A Brief Overview of Temperature and Moisture Equilibration

Moveable StorageThis issue of Climate Notes presents some previously covered ground—temperature and moisture equilibration—that the collections care community continues to grapple with:

  • What really happens to collection materials when short-term changes in temperature or relative humidity occur?
     
  • How long does it take for fluctuations in temperature and relative humidity to impact preservation quality?
     
  • What impact do enclosures have on how soon objects "feel" a change in temperature or RH? 

The December 2011 issue of Climate Notes reported on acceptable relative humidity fluctuations and the moisture-buffering capacity of enclosures. Based on preservation research over the past two decades, that article stated that:

  • Most objects react to changes in temperature quickly—often in a matter of hours, and enclosures don’t make much difference. Adjustment time varies according to the material and the storage configuration (amount of exposed surface, amount of thermal mass).
     
  • The amount of heat (temperature level) in the environment is generally more significant to preservation than fluctuations in temperature.
     
  • Hygroscopic materials react to changes in relative humidity slowly and enclosures can make a difference. Adjustment times vary according to the objects material, size and surface exposure, the materials used for and the construction of enclosures, storage configuration, and the temperature.
     
  • Periods of sustained high or low humidity (seasonal or other slow, gradual changes) are much more significant for preservation than short term fluctuations.

Enclosures:

Sleeves, folders, boxes, cabinets, exhibit cases, etc.

The amount of material inside the enclosure and the storage configuration affect the impact of enclosures.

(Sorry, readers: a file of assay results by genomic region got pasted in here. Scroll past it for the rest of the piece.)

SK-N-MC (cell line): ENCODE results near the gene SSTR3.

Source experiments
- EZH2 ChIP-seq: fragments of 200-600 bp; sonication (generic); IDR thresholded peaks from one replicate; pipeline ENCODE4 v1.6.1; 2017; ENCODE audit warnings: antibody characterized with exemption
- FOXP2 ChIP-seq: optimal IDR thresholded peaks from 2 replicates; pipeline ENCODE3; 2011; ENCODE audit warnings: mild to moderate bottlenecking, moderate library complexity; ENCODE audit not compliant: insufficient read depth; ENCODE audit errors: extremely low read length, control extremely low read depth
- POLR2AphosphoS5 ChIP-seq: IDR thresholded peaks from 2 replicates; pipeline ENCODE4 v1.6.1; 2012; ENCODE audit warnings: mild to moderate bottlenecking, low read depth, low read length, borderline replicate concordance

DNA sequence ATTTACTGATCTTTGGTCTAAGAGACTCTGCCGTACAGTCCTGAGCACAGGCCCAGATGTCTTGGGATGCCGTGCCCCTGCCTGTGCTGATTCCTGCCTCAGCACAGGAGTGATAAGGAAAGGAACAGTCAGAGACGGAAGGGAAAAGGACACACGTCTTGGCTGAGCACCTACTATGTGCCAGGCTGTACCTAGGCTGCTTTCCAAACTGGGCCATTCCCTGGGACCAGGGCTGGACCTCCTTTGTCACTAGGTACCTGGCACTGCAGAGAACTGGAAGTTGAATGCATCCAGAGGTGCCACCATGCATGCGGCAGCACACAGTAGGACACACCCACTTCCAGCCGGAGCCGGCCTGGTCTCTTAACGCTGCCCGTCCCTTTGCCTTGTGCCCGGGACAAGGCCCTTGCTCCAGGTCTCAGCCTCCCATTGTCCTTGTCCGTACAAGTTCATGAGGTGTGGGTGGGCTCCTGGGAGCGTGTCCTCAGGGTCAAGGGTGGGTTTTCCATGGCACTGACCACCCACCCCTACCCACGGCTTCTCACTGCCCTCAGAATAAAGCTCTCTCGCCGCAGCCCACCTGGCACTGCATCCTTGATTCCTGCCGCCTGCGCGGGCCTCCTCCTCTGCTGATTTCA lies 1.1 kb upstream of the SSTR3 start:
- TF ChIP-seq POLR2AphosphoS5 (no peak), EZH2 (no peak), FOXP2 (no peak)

Fluctuations:

May be caused by moving material from one environment to another, mechanical equipment failure, gradual seasonal changes, or intentional daily or weekly T & RH setting changes.

Thermal equilibration (the process of adjusting to the temperature of the environment) is relatively fast—generally occurring in a matter of hours. Although enclosures and housings offer physical protection for objects, they don’t necessarily protect the objects from temperature change. While some enclosures act as moisture barriers (slowing down moisture equilibration), they aren’t a significant barrier to fluctuations in temperature.

Evaluating the impact of relative humidity fluctuations is more difficult. Moisture equilibration is influenced by more variables than thermal equilibration. Enclosures and storage configurations influence the rate at which objects equilibrate to changes in RH. The ambient temperature also influences the rate of moisture equilibration. Despite these variations, moisture equilibration is consistently slower than temperature equilibration. Real-life storage conditions of museum and library materials – books stacked tightly on shelves, objects stored in boxes, cabinets and other protective housings – may act as moisture barriers and slow the rate of moisture equilibration even further.

The information provided in Climate Notes is based primarily on research undertaken by IPI over the last few decades. Studies undertaken in the area of equilibration are highlighted in this issue.